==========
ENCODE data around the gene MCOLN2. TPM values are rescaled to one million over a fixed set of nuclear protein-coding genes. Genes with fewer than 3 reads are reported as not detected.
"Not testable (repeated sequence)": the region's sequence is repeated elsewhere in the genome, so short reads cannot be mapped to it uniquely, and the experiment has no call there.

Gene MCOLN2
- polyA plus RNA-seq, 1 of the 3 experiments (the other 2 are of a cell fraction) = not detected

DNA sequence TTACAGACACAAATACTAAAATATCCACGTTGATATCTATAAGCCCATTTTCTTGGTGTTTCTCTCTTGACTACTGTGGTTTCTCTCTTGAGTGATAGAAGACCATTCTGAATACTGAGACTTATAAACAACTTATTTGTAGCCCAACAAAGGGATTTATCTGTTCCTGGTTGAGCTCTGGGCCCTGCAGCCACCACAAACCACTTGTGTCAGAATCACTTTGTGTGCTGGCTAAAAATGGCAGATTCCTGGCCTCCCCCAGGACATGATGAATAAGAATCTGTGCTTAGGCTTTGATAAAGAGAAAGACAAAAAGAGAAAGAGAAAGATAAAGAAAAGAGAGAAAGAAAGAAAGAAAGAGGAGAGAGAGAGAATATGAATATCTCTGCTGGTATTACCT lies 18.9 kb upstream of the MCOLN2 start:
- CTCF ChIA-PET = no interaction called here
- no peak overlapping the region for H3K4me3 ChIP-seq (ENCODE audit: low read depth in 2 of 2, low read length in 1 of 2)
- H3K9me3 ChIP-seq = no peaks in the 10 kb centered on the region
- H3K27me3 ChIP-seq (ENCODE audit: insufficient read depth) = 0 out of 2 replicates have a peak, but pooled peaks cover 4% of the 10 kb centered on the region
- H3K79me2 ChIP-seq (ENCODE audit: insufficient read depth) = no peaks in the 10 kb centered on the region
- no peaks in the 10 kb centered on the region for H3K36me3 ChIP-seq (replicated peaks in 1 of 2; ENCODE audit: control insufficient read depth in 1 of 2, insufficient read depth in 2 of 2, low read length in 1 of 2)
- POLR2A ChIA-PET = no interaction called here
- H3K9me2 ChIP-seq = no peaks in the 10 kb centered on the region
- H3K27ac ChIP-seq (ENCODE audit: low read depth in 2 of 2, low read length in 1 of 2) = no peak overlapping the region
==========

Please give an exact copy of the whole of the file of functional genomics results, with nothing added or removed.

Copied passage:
ENCODE data around the gene MCOLN2. TPM values are rescaled to one million over a fixed set of nuclear protein-coding genes. Genes with fewer than 3 reads are reported as not detected.
"Not testable (repeated sequence)": the region's sequence is repeated elsewhere in the genome, so short reads cannot be mapped to it uniquely, and the experiment has no call there.

Gene MCOLN2
- polyA plus RNA-seq, 1 of the 3 experiments (the other 2 are of a cell fraction) = not detected

DNA sequence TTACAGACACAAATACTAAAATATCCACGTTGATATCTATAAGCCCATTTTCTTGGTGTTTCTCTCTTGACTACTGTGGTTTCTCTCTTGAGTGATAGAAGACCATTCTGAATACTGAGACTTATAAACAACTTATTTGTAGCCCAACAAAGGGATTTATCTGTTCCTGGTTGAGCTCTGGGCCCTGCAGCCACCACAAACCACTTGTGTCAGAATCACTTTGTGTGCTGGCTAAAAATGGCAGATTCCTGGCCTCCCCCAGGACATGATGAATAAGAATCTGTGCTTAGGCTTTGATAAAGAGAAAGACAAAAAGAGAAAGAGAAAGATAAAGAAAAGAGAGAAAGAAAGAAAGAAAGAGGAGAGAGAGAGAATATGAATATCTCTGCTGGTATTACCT lies 18.9 kb upstream of the MCOLN2 start:
- CTCF ChIA-PET = no interaction called here
- no peak overlapping the region for H3K4me3 ChIP-seq (ENCODE audit: low read depth in 2 of 2, low read length in 1 of 2)
- H3K9me3 ChIP-seq = no peaks in the 10 kb centered on the region
- H3K27me3 ChIP-seq (ENCODE audit: insufficient read depth) = 0 out of 2 replicates have a peak, but pooled peaks cover 4% of the 10 kb centered on the region
- H3K79me2 ChIP-seq (ENCODE audit: insufficient read depth) = no peaks in the 10 kb centered on the region
- no peaks in the 10 kb centered on the region for H3K36me3 ChIP-seq (replicated peaks in 1 of 2; ENCODE audit: control insufficient read depth in 1 of 2, insufficient read depth in 2 of 2, low read length in 1 of 2)
- POLR2A ChIA-PET = no interaction called here
- H3K9me2 ChIP-seq = no peaks in the 10 kb centered on the region
- H3K27ac ChIP-seq (ENCODE audit: low read depth in 2 of 2, low read length in 1 of 2) = no peak overlapping the region